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Radio Waves daily blog by Two Dollar Radio indie book publisher

This Week Roundup - 10/29/2021

This fall is starting to feel like a tornado. But not a gnarly apocalyptic Midwestern tornado of doom; more like a tornado of positive vibes that glisten like dew drops on blades of grass in the morning in the spring. So I figured what better time to fire up the Radio Waves blog communication machine and roundup all the latest happenings with our authors. Cause there's a lot going on that we don't want you to miss. So imagine it's a vibrant spring morning, you've got a fresh cup of coffee, and you've wandered into the yard barefoot and you can feel the dew and the soft earth underfoot. Those vibes. Behold:

  • "Rhythm and rhyme is maybe the most important thing to me when I'm writing. It’s part of hip hop culture, part of that music. I am a rapper myself, so when I'm writing, especially when I was writing 808s, I made the decision to take rhythm very seriously. I was counting syllables, even the essays and thinking about how many syllables are in a sentence in my essays. I definitely read everything out loud, multiple times. Again, being a rapper, coming from slam and spoken word was like my first real entry point into poetry. I've always felt what I write is meant to be heard, if not by me, at least, meant to be read out loud. I think once I started to understand that, I needed to write in a way that other people could read it, and still hear the rhythm without hearing my voice. I started to become much more selective with my word choice and what rhymes I made. There are certain rhymes that don't sound like it rhymes until you read it out loud, or unless you say it a certain way or put a stress a certain way. I spent a lot of time thinking about syllables, just syllables, masculine, feminine, slant, double rhyme, all those things, because it's important to me. It's fun, too, just fun." —Sean Avery Medlin, author of 808s and Otherworlds: Memories, Remixes, and Mythologies, interviewed by Joshua Bohnsack at Triquarterly
  • Sean Avery Medlin has several events coming up, including the below at Grand Ave Records in Phoenix. Check the calendar on their website for the full schedule.
  • And while we're talking about books and spoken word, how about you listen to one of the first audiobooks we've released at Two Dollar Radio: Sean Avery Medlin reading 808s and Otherworlds. It's available wherever you listen to audiobooks, but we recommend Libro.fm, where your purchase/stream can also support independent booksellers.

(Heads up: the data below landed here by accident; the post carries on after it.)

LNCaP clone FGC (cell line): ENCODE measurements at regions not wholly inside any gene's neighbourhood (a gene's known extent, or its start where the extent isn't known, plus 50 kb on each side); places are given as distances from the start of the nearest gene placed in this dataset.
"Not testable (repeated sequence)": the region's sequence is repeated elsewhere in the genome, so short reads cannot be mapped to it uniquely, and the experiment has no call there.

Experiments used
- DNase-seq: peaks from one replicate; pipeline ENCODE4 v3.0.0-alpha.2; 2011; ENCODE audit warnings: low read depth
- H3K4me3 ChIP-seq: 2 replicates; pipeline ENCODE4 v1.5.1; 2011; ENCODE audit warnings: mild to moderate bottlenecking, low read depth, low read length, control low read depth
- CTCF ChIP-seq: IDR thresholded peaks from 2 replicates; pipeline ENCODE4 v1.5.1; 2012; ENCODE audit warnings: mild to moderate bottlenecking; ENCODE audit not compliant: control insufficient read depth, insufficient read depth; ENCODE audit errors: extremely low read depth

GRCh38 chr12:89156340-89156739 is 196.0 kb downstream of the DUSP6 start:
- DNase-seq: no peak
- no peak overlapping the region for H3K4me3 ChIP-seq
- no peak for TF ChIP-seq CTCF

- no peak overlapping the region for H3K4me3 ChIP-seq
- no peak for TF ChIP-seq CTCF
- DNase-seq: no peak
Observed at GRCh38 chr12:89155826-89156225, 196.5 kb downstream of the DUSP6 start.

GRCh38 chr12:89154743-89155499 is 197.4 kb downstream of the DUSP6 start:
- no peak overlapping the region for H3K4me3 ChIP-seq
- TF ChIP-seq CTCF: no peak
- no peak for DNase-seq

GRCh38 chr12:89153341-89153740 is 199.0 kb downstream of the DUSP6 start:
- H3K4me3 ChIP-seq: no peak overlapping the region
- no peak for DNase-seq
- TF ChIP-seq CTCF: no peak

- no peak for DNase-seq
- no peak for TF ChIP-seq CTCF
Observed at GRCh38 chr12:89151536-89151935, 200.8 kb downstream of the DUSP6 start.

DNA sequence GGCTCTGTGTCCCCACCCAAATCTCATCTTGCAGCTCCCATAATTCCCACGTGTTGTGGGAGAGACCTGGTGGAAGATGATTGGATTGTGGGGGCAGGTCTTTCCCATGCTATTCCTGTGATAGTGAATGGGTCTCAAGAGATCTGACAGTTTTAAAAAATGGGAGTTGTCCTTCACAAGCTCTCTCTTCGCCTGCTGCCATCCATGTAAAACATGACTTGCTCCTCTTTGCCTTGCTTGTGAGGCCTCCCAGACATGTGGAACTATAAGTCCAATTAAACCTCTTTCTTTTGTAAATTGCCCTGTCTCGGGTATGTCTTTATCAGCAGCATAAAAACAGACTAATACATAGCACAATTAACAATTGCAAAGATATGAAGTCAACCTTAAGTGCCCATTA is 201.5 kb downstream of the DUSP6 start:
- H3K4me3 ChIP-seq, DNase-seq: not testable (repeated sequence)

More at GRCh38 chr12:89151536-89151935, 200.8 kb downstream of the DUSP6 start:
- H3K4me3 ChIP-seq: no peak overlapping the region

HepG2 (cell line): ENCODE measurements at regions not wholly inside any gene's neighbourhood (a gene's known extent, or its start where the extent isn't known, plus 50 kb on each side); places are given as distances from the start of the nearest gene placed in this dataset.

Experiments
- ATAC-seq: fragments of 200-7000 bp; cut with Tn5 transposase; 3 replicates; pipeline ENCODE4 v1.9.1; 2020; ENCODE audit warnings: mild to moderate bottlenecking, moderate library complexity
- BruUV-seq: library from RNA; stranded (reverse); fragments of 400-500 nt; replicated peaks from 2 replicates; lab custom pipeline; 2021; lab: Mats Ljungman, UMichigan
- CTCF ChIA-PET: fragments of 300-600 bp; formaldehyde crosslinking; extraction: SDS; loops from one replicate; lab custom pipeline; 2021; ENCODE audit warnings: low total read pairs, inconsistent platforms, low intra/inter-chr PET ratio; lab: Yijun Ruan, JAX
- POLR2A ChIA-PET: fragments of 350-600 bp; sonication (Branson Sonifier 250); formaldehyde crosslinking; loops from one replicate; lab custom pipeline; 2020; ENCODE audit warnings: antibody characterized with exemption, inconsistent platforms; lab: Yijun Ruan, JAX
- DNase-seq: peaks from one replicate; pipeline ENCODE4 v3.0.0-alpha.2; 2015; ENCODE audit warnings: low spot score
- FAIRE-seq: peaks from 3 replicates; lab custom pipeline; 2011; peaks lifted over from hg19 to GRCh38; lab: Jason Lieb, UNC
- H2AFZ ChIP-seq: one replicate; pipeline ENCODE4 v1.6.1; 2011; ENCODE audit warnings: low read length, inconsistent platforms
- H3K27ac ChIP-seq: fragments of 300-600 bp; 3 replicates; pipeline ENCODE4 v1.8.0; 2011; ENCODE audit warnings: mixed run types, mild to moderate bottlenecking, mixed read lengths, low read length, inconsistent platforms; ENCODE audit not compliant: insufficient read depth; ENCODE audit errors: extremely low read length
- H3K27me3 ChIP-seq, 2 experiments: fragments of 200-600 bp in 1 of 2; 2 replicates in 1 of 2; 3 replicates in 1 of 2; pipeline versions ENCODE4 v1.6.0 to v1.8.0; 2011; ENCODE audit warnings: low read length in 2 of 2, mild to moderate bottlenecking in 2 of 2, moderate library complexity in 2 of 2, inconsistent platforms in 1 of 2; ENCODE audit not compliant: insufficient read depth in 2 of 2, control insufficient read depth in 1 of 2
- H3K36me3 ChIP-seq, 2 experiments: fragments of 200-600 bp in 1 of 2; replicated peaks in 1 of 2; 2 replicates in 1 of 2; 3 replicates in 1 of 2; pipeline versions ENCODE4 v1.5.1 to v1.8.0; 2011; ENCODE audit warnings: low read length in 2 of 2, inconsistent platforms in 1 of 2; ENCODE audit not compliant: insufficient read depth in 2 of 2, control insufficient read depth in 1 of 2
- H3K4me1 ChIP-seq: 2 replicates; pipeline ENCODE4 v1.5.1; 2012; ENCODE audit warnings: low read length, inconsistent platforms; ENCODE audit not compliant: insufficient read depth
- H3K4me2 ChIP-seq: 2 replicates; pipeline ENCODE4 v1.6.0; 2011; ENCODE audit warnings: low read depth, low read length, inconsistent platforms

Here's what else is filling our brain-pan, non-Two Dollar Radio-related, this week.
What we're reading: Pity the Beast, a novel by Robin McLean, from And Other Stories, for bookclub at HQ (which you should join if you're around).

What we're listening to: "Friends," by Broncho. If there was one thing we needed after living through the past 18ish months, it's a song about friends. I made the kids blast this song twice through on the drive to the grocery.

What we're watching: Wu-Tang: An American Saga, on Hulu.

Sean Avery Medlin, book tour event

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Posted by Eric Obenauf on 29 October, 2021 1 comment |
Design of the Week | Skateboard Master

Isamu Yamamoto | Radio Waves

Take a moment to watch the pure magic of 17 year old Isamu Yamamoto freestyle skateboarding like a pavement ballerina.

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Posted by Brett Gregory on 05 August, 2020 0 comments |
Q+A with Dima Alzayat about Alligator and Other Stories

Alligator and Other Stories is haunting, spellbinding, and unforgettable, while marking Dima Alzayat’s arrival as a tremendously gifted new talent.

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Posted by Eric Obenauf on 25 May, 2020 0 comments |
On the Dial | Perfume Genius

Listen to Perfume Genius, and move your body. Set Fire to My Heart Immediately comes out from Matador Records May 15, 2020. 

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Posted by Molly Delaney on 30 March, 2020 1 comment |
Q+A with Tariq Shah about his debut Whiteout Conditions

With a poet’s sensibility, Shah navigates the murky responsibilities of adulthood, grief, toxic masculinity, and the tragedy of revenge in this haunting Midwestern noir.

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Posted by Eric Obenauf on 06 March, 2020 0 comments |
Design of the Week | Prelude to Bruise by Saeed Jones

Saeed Jones written accross the treeline, dividing the water and the sky!? COME ON!

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Posted by Brett Gregory on 04 March, 2020 0 comments |
On the Dial | GRLwood

Scream along to songs like "I Hate My Mom" and "Bisexual"